Disability Plans

Without your paycheck, how long would you be able to make your mortgage or rent payment, buy groceries or pay your credit card bills without feeling the pinch?

If you’re like most, it wouldn’t be long at all: Half of working Americans couldn’t make it a month before financial difficulties would set in, and almost one in four would have problems immediately, according to a Life Happens survey.¹

That’s where disability insurance comes in. Think of it as insurance for your paycheck. It ensures that if you are unable to work because of illness or injury, you will continue to receive an income and make ends meet until you’re able to return to work.

You don’t hesitate to insure your home, car and other valuable possessions, so why wouldn’t you also protect what pays for all those things—your paycheck.

Explore this section to learn more about the different sources of disability income protection and ways to get coverage.

¹The Disability Survey conducted by Kelton Research on behalf of Life Happens, April 2012

Workers Compensation

If you’re employed and you suffer a disabling illness or injury that is work related, you might be able to count on Workers’ Compensation insurance to replace some of your salary. All states require employers to provide Workers’ Compensation coverage. It typically pays about two-thirds of your pre-disability income. However, according to the National Safety Council, 73% of long-term disabilities are a result of an injury or illness that is not work-related and therefore wouldn’t qualify for Workers’ Compensation.

Social Security

The federal government administers a disability insurance program that covers most workers, but qualifying for benefits isn’t easy. According to the Social Security Administration, 65% of applications for Social Security disability benefits were initially denied, and the average monthly payment of current beneficiaries for 2012 was $1,130, which hovers around the poverty line.

Employer Sponsored Coverage

The main source of disability income protection is provided or sponsored by employers. Many employers, especially larger ones, provide their employees with group insurance coverage. There are two forms: short-term disability (STD), which replaces a significant percentage of your income for about three months in most cases, and long-term disability (LTD), which typically pays 40% to 60% of your base salary (pretax) for longer periods.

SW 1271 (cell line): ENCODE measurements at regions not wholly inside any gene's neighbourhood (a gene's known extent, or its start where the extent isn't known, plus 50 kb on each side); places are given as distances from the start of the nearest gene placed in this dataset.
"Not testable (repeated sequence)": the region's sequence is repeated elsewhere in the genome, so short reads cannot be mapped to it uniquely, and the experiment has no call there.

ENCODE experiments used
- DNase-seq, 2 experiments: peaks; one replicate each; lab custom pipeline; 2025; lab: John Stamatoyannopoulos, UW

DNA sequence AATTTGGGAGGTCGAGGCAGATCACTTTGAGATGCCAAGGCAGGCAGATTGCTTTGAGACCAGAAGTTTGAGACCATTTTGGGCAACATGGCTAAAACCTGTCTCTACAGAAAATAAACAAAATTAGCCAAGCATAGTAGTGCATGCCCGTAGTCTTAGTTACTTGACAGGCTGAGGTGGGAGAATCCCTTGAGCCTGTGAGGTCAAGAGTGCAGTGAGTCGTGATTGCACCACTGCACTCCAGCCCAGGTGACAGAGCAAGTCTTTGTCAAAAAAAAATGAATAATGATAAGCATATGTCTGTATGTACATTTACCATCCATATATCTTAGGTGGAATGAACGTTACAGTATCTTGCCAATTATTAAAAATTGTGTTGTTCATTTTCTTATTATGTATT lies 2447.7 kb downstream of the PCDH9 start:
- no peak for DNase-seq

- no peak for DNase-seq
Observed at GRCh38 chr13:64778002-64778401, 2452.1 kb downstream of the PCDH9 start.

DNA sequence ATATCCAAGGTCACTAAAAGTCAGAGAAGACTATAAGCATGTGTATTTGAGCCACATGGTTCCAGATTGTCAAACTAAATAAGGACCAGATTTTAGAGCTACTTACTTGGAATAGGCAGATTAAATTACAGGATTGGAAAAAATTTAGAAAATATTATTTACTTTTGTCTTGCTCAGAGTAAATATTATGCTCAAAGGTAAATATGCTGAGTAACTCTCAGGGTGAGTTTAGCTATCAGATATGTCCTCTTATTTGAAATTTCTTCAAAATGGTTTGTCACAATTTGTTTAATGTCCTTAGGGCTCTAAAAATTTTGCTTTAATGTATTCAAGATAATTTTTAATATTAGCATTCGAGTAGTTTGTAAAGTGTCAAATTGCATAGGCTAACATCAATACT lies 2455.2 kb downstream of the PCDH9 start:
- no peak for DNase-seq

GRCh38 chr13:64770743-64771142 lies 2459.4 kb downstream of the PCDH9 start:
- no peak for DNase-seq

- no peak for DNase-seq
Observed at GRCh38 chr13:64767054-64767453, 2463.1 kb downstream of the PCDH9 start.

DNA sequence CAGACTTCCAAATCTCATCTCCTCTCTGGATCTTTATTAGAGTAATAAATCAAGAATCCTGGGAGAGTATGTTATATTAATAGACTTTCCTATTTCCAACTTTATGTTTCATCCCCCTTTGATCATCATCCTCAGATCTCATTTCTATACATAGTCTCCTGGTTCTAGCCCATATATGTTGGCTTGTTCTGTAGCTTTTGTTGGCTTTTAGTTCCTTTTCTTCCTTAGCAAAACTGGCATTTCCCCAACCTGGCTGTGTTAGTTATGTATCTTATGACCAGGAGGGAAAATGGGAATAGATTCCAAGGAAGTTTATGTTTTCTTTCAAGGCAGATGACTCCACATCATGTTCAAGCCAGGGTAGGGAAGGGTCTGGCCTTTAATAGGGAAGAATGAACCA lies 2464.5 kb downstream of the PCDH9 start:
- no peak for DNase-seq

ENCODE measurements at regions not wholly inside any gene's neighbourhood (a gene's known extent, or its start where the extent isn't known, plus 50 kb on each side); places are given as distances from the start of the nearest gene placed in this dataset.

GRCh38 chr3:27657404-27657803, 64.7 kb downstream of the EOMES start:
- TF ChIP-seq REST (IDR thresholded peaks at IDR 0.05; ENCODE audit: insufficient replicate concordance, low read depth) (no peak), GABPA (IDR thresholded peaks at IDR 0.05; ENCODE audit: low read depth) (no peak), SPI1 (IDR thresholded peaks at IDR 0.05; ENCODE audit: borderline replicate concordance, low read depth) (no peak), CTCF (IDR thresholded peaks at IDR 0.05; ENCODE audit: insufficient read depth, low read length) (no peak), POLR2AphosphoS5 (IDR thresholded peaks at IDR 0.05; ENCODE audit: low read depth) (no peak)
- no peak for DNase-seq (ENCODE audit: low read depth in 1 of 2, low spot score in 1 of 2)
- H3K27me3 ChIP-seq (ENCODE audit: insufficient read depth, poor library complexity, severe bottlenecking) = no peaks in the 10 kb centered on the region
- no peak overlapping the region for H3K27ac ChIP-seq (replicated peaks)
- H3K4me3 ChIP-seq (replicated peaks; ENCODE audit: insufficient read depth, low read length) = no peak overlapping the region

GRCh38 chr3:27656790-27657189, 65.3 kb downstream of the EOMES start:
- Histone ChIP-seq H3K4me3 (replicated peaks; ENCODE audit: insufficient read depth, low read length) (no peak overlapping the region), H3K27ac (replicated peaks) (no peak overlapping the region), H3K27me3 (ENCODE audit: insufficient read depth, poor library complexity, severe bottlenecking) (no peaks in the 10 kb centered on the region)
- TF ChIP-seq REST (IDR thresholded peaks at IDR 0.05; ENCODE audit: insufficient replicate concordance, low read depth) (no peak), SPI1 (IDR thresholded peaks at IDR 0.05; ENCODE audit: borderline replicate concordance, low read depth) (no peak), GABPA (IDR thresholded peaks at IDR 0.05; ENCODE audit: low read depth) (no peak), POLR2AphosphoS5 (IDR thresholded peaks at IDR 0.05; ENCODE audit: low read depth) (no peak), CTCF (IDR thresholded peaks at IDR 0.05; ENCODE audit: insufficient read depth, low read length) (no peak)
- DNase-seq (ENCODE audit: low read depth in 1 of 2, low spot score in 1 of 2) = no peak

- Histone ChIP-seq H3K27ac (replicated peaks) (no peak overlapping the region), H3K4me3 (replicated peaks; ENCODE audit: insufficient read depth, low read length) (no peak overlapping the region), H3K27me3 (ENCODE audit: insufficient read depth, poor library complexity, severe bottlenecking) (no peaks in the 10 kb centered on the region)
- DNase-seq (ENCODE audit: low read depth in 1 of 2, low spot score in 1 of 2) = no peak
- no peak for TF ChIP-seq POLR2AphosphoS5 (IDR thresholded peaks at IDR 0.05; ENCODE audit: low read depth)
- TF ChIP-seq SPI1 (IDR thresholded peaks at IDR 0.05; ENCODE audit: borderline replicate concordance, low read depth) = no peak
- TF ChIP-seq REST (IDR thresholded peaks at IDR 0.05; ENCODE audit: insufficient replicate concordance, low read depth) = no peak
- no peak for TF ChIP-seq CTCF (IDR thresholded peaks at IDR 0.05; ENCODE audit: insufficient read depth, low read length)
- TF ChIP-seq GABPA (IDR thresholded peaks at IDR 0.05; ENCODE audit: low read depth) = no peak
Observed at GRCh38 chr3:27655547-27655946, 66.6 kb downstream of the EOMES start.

Individual Disability Insurance

The most flexible and reliable source of coverage is an individual disability insurance policy that you purchase on your own. A privately owned policy is portable, meaning you won’t have to worry about losing coverage if you change jobs. Generally, most individual plans will pay between 40% and 65% percent of your pre-disability gross salary. When paid with after-tax dollars, benefits are received income tax free.

Frequently Asked Questions

What kind of things does life insurance cover?​
Co-signed debt including student loans • Mortgages • College expenses for the kids • Living expenses for your family • Stay-at-home labor expenses (cooking, cleaning, etc.) • Burial expenses • Loans from family members • Estate taxes that your heirs must pay for other assets
If you don’t have a health plan for this year and don’t qualify for an exemption, you’ll pay the fee when you file your federal tax return next year. These fees vary by year. Contact us for questions.
Most commonly used by people age 65 or older, some younger people are eligible for Medicare, too. Those include people with disabilities, permanent kidney failure and amyotrophic lateral sclerosis (Lou Gehrig’s disease). Medicare helps with the cost of health care, but it does not cover all medical expenses or the cost of most long-term care.